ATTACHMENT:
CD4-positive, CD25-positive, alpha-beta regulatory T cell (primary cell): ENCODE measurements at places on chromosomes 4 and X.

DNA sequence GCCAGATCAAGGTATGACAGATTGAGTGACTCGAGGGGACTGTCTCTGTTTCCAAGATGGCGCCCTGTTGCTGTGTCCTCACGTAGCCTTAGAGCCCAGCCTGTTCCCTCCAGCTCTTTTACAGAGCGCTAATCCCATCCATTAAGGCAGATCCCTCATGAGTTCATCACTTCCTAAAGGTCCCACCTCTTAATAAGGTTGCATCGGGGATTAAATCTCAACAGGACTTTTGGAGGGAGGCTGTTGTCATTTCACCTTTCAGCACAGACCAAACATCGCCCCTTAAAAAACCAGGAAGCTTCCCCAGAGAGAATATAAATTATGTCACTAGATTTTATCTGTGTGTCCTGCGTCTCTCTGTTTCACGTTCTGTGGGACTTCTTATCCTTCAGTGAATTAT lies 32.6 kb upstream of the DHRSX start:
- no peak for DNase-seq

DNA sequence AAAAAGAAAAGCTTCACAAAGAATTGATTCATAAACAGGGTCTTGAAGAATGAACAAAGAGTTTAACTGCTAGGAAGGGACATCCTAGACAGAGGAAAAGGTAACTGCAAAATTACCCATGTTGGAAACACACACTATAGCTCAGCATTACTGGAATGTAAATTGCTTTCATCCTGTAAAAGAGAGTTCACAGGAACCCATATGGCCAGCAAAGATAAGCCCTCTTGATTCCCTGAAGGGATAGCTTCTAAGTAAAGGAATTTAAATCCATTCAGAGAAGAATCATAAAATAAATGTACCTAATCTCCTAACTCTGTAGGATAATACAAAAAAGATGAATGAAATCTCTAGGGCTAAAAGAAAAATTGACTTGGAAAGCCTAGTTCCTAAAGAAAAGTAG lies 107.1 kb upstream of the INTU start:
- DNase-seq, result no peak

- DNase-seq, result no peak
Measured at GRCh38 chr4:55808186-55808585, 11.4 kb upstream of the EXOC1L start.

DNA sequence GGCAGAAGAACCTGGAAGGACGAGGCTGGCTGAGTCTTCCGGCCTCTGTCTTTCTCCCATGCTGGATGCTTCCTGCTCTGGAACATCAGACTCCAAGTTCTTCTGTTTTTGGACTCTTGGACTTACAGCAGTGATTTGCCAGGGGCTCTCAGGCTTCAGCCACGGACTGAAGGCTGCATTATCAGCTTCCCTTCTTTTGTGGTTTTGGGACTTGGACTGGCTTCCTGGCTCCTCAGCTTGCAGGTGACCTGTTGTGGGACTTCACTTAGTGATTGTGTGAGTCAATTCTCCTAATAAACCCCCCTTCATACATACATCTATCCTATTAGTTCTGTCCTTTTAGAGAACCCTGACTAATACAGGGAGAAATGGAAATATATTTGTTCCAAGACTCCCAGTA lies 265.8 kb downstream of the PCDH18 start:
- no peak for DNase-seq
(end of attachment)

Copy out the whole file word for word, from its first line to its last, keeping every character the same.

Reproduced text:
CD4-positive, CD25-positive, alpha-beta regulatory T cell (primary cell): ENCODE measurements at places on chromosomes 4 and X.

DNA sequence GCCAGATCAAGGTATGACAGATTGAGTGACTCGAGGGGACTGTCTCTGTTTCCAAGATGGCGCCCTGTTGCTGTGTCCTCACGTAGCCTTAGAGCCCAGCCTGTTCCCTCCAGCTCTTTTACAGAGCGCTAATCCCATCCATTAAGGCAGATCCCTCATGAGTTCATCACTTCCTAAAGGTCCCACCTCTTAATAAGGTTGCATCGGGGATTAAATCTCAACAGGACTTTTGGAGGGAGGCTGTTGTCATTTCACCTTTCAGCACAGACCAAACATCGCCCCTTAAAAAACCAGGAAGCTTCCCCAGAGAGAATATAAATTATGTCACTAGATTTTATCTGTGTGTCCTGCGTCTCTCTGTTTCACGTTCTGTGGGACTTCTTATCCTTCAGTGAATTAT lies 32.6 kb upstream of the DHRSX start:
- no peak for DNase-seq

DNA sequence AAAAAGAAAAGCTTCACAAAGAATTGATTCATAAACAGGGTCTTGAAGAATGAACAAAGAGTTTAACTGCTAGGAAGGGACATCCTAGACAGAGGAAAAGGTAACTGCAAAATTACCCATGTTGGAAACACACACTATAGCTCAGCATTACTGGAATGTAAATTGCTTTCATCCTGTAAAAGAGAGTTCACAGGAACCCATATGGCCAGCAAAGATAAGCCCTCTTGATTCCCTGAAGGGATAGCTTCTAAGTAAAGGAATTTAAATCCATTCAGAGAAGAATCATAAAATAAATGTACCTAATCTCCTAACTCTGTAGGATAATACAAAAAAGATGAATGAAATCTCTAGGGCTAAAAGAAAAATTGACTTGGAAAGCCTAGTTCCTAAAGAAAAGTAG lies 107.1 kb upstream of the INTU start:
- DNase-seq, result no peak

- DNase-seq, result no peak
Measured at GRCh38 chr4:55808186-55808585, 11.4 kb upstream of the EXOC1L start.

DNA sequence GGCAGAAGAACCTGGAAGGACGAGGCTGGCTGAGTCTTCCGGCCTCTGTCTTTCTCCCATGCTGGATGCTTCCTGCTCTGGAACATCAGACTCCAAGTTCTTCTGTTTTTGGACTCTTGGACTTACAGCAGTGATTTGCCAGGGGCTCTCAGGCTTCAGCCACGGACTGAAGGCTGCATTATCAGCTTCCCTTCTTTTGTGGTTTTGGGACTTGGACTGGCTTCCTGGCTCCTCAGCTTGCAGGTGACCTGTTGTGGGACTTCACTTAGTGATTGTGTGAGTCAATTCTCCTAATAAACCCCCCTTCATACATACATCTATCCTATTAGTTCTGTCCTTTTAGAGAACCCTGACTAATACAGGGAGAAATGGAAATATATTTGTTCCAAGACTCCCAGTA lies 265.8 kb downstream of the PCDH18 start:
- no peak for DNase-seq